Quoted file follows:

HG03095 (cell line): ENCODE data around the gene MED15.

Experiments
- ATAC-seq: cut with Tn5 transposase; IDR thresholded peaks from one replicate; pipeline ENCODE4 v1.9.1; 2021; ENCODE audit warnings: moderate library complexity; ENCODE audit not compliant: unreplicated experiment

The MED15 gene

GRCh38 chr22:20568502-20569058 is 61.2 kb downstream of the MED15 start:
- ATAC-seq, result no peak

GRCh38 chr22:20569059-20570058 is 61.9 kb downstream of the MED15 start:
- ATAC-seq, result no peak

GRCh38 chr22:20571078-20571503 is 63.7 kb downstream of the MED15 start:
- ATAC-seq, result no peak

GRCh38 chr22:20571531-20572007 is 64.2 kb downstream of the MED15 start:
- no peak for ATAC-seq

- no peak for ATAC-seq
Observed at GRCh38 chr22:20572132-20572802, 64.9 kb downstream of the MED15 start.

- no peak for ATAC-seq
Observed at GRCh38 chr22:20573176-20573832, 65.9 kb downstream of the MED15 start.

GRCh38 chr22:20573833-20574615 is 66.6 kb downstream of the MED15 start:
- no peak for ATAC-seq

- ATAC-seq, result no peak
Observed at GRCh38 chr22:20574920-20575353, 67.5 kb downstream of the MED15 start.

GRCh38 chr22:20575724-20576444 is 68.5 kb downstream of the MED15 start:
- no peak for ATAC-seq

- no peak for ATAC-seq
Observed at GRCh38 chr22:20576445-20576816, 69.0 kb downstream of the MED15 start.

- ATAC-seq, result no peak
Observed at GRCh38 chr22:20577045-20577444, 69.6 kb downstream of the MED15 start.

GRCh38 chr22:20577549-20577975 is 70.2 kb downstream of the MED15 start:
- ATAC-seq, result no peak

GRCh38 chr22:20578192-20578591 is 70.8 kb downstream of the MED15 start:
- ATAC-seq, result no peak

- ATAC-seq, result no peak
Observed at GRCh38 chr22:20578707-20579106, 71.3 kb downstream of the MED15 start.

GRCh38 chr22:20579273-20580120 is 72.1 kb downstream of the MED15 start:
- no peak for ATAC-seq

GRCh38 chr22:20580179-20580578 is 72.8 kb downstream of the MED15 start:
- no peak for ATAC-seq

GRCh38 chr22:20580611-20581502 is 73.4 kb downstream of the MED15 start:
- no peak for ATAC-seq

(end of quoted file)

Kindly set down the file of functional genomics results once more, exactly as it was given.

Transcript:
HG03095 (cell line): ENCODE data around the gene MED15.

Experiments
- ATAC-seq: cut with Tn5 transposase; IDR thresholded peaks from one replicate; pipeline ENCODE4 v1.9.1; 2021; ENCODE audit warnings: moderate library complexity; ENCODE audit not compliant: unreplicated experiment

The MED15 gene

GRCh38 chr22:20568502-20569058 is 61.2 kb downstream of the MED15 start:
- ATAC-seq, result no peak

GRCh38 chr22:20569059-20570058 is 61.9 kb downstream of the MED15 start:
- ATAC-seq, result no peak

GRCh38 chr22:20571078-20571503 is 63.7 kb downstream of the MED15 start:
- ATAC-seq, result no peak

GRCh38 chr22:20571531-20572007 is 64.2 kb downstream of the MED15 start:
- no peak for ATAC-seq

- no peak for ATAC-seq
Observed at GRCh38 chr22:20572132-20572802, 64.9 kb downstream of the MED15 start.

- no peak for ATAC-seq
Observed at GRCh38 chr22:20573176-20573832, 65.9 kb downstream of the MED15 start.

GRCh38 chr22:20573833-20574615 is 66.6 kb downstream of the MED15 start:
- no peak for ATAC-seq

- ATAC-seq, result no peak
Observed at GRCh38 chr22:20574920-20575353, 67.5 kb downstream of the MED15 start.

GRCh38 chr22:20575724-20576444 is 68.5 kb downstream of the MED15 start:
- no peak for ATAC-seq

- no peak for ATAC-seq
Observed at GRCh38 chr22:20576445-20576816, 69.0 kb downstream of the MED15 start.

- ATAC-seq, result no peak
Observed at GRCh38 chr22:20577045-20577444, 69.6 kb downstream of the MED15 start.

GRCh38 chr22:20577549-20577975 is 70.2 kb downstream of the MED15 start:
- ATAC-seq, result no peak

GRCh38 chr22:20578192-20578591 is 70.8 kb downstream of the MED15 start:
- ATAC-seq, result no peak

- ATAC-seq, result no peak
Observed at GRCh38 chr22:20578707-20579106, 71.3 kb downstream of the MED15 start.

GRCh38 chr22:20579273-20580120 is 72.1 kb downstream of the MED15 start:
- no peak for ATAC-seq

GRCh38 chr22:20580179-20580578 is 72.8 kb downstream of the MED15 start:
- no peak for ATAC-seq

GRCh38 chr22:20580611-20581502 is 73.4 kb downstream of the MED15 start:
- no peak for ATAC-seq